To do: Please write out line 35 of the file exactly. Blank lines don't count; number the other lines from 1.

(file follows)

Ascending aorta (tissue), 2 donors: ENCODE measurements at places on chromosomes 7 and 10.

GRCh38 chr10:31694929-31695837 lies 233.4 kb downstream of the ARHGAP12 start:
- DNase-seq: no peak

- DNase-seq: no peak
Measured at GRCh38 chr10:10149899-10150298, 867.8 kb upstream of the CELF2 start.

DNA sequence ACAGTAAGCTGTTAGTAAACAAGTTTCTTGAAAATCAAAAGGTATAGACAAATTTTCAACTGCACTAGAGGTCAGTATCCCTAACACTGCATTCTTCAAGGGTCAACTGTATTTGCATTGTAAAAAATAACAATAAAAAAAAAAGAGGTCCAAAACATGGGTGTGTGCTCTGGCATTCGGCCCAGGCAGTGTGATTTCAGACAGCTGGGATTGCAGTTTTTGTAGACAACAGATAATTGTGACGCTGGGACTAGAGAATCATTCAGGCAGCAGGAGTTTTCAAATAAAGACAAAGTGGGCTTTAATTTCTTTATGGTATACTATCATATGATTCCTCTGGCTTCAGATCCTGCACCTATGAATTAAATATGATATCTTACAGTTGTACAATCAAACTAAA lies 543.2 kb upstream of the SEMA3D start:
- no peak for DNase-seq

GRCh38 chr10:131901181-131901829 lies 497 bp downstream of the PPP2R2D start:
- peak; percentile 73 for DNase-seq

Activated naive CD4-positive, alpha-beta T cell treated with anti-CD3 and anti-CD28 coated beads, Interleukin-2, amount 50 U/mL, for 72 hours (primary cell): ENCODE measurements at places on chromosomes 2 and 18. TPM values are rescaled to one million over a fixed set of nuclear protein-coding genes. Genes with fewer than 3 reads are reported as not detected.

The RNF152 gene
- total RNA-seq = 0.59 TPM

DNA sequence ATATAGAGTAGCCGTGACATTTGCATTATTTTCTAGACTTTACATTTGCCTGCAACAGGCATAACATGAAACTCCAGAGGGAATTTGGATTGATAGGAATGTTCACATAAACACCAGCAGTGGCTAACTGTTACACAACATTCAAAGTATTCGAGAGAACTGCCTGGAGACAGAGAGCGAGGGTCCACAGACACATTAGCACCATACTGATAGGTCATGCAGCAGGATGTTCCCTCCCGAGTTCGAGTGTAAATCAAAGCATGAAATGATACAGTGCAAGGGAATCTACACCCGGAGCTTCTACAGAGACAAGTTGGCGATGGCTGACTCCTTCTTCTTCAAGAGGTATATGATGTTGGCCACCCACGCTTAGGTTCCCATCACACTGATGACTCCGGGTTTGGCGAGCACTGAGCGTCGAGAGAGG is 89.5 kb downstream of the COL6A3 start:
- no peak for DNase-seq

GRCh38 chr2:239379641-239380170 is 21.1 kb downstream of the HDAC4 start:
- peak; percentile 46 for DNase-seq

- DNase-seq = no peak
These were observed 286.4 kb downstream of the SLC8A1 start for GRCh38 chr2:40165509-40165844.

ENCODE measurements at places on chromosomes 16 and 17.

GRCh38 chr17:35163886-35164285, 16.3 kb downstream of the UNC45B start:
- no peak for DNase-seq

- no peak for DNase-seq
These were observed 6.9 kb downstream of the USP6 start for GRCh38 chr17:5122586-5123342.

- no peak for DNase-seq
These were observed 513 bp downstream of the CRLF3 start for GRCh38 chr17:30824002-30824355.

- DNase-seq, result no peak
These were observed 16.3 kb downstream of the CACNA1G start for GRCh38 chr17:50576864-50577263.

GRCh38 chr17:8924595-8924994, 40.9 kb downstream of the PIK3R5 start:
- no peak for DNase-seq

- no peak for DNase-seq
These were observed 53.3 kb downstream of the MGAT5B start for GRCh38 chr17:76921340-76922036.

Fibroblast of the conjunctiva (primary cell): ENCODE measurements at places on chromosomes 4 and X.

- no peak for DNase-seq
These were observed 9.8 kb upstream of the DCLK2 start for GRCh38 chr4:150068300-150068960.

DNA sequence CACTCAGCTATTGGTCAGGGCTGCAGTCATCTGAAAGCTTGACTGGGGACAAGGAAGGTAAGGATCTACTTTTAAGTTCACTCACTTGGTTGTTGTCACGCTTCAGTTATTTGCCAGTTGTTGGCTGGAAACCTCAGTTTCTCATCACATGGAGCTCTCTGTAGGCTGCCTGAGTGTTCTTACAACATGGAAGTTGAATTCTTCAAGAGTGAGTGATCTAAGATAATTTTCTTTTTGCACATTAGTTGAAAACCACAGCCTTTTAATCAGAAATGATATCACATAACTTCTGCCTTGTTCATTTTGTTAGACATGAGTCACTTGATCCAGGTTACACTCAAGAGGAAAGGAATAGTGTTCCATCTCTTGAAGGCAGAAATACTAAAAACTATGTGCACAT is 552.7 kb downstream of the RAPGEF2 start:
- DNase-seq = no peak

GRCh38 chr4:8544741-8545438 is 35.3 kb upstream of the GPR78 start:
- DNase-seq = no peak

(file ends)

DNA sequence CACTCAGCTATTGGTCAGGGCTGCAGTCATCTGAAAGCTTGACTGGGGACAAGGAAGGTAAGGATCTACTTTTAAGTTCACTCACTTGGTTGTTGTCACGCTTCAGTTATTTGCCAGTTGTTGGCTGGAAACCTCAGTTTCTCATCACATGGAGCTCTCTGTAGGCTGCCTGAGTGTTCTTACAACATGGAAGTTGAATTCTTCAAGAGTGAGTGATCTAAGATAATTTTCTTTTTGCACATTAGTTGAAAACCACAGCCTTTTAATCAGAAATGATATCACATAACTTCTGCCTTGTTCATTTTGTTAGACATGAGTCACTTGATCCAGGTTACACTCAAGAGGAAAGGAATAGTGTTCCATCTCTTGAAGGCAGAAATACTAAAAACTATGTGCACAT is 552.7 kb downstream of the RAPGEF2 start: